By NBF News
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It was a pitiable sight at the Federal High Court, Ikeja, Lagos, recently, as hundreds of workers besieged the premises in solidarity with five sacked injured casual workers in a company owned by Indians.

They were asking Justice J.S. Ada to enforce their rights and adequate compensation paid by the respondent, Celplas Industries Nigeria Limited, Matori, Lagos metropolis.

The five aggrieved workers, with various degrees of permanent injuries are Ejike Okonkwo, Onyime Akpan, Uchenna Ozoemenam, Nnamdi Ezekiel and Nwachukwu Chinedu.

According to the President of Citizen Rights Watch, Mr. Gabriel Ojumah, who led the protest and filed court action on behalf of the workers, the first applicant, Okonkwo, was employed in 2008, and deployed in the injector department of the respondent's company until August 23, 2009, when he was injured as a result of an explosion from the machine he was operating, thereby, causing him severe burns on his body. Besides, Okonkwo's left hand, including the fingers affected by the industrial accident, are now paralysed.

He disclosed that when the victim approached the management, requesting for further treatment of the affected hand, the officials refused to listen to his plight. Rather, he was ordered to resume work, an action which made all the applicants to approach Citizen Rights Watch to take the matter to court.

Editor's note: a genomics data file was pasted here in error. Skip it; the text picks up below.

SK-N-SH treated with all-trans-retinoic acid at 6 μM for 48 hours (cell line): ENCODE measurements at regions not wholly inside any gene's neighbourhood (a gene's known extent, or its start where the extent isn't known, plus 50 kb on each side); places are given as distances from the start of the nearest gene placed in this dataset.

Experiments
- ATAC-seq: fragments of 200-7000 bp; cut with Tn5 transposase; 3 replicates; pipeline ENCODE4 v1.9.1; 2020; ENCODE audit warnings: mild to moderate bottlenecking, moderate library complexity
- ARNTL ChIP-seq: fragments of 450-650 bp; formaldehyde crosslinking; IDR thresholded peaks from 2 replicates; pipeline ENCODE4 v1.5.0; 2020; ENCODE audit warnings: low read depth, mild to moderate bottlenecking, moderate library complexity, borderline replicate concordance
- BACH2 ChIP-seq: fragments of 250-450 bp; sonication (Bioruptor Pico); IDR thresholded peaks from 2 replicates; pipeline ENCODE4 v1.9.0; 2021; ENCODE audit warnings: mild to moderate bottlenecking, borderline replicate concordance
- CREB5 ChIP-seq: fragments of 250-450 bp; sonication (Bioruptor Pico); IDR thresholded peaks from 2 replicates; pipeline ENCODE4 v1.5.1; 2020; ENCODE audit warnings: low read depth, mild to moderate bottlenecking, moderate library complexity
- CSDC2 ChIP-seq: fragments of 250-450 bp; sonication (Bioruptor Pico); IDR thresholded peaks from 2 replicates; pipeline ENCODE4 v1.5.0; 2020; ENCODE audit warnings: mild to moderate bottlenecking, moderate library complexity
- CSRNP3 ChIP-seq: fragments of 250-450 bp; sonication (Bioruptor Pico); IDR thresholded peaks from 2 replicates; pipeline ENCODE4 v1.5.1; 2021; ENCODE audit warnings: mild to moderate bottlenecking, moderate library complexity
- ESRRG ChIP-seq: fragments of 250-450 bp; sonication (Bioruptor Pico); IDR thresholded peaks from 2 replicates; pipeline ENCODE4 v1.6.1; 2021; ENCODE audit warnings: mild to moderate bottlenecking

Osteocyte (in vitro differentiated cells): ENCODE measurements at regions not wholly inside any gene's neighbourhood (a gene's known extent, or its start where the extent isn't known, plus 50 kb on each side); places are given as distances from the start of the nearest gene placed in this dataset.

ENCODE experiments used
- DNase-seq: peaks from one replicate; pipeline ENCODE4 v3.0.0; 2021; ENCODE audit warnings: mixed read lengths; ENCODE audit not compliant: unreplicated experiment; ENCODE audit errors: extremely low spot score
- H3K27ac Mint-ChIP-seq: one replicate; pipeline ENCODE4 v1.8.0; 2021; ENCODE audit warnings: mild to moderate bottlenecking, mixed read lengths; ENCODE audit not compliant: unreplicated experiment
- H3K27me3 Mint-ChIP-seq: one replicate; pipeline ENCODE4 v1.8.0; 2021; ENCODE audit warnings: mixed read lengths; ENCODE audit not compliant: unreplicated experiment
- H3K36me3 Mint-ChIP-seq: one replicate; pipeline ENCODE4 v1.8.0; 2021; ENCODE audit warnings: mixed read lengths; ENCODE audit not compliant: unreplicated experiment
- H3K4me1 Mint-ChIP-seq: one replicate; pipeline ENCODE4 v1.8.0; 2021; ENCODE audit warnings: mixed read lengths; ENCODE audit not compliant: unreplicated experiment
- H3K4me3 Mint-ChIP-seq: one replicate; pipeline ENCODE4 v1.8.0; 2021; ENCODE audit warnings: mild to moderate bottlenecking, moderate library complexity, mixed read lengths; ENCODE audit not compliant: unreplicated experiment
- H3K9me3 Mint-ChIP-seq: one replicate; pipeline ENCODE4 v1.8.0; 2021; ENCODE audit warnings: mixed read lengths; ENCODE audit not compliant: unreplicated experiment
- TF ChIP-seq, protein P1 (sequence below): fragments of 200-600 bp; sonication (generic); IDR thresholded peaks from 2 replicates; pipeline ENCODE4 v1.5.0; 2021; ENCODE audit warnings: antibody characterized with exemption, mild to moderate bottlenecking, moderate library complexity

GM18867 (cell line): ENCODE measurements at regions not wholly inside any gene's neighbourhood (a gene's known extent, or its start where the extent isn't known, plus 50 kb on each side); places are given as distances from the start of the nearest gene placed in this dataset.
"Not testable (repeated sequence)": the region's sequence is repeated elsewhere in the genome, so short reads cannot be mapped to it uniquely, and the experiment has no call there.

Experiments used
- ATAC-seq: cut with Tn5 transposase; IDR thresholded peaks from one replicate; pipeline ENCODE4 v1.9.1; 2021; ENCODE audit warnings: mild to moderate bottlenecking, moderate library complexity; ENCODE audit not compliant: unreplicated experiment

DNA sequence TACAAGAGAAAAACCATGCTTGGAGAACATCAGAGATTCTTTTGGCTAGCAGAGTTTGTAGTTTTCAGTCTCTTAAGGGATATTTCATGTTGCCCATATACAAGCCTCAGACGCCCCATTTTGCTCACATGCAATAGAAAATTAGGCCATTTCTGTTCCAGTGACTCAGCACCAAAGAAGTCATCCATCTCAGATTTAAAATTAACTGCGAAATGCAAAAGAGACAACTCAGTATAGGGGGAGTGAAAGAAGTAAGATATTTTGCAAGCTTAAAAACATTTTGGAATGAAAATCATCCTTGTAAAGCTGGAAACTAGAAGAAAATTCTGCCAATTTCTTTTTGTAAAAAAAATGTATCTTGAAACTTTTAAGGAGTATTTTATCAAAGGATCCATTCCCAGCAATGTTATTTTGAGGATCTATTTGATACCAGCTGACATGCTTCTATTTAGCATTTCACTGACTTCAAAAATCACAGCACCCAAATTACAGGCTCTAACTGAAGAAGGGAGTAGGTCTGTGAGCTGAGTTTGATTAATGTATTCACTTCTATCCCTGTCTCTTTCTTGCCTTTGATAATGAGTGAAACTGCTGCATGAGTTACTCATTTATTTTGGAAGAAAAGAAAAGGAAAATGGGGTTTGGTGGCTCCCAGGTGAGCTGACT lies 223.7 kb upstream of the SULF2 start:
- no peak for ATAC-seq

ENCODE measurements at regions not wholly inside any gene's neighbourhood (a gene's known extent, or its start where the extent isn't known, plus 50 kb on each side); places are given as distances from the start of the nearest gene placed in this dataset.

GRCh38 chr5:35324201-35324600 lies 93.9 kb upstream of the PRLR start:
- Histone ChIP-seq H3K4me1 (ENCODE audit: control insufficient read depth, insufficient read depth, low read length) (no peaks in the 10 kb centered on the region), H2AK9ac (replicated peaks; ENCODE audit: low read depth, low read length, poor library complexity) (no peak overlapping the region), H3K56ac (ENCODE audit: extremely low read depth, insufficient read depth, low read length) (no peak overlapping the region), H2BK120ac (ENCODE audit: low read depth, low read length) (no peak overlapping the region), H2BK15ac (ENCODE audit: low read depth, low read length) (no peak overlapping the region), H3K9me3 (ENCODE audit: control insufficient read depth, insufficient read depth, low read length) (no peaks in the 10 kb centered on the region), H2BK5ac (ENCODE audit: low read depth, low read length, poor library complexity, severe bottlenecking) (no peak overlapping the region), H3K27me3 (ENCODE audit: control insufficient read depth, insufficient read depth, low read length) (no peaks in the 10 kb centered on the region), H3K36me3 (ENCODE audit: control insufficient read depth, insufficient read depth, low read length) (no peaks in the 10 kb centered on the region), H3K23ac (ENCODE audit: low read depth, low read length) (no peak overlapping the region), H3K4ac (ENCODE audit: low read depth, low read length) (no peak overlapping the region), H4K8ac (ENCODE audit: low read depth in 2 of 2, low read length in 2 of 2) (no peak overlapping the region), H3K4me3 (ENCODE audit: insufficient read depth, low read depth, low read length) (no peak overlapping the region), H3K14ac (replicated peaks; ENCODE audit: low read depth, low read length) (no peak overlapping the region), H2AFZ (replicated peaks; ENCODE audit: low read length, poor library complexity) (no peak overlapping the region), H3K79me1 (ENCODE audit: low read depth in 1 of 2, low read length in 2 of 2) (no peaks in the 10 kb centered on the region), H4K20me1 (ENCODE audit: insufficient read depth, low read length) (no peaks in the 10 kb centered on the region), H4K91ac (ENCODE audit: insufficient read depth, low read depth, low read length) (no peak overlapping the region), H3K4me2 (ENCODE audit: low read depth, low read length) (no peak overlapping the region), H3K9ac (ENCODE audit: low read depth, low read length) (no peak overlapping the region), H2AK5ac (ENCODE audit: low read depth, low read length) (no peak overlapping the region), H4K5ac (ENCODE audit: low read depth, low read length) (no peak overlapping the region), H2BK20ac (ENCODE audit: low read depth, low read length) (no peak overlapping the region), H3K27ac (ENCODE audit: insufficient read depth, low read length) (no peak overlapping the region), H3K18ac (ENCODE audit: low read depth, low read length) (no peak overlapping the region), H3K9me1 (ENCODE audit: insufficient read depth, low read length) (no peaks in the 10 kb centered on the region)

Ojumah also revealed how one of the victim's hands was chopped off, when it was stucked in the malfunctioning machine, while another had his fingers chopped off due to poor medical treatment.

In a motion on notice, the lawyer told the court that the employment of the applicants as casual workers, was degrading and at variance with Section 34 of the Nigerian constitution.

He prayed the court to among others, declare that the dehumanization of the applicants, by the respondent's machines was an infraction of their rights to life and dignity of their person, as guaranteed by Sections 33 and 34 of the constitution.

Besides, Ojumah is seeking a declaration that the applicants are entitled to damages and an order of the court, directing the company to pay N50, 000,000 million, as damages to the victims over their injuries.

Speaking with Daily Sun, the defence counsel, Abdul-Mujib Mumuni, stated that apart from vehemently opposing all the claims abnitio, he had raised the issue of lack of jurisdiction of the court to entertain the matter. He based his argument on the fact that if someone wants to initiate action under fundamental human rights enforcement procedure rules, he must be sure that the right he is complaining about must be directly covered by chapter four of the Constitution.

He averred that the claims as presently, constituted was an irregularity. He said: 'In our considered opinion, the rule of law that will apply in this circumstance will be Workmen Compensation Act of Nigeria 2004, and not enforcement of fundamental human rights, because legally speaking, you don't even have a right to work. My client had substantially applied this provision by way of compensation but they refused to accept it.'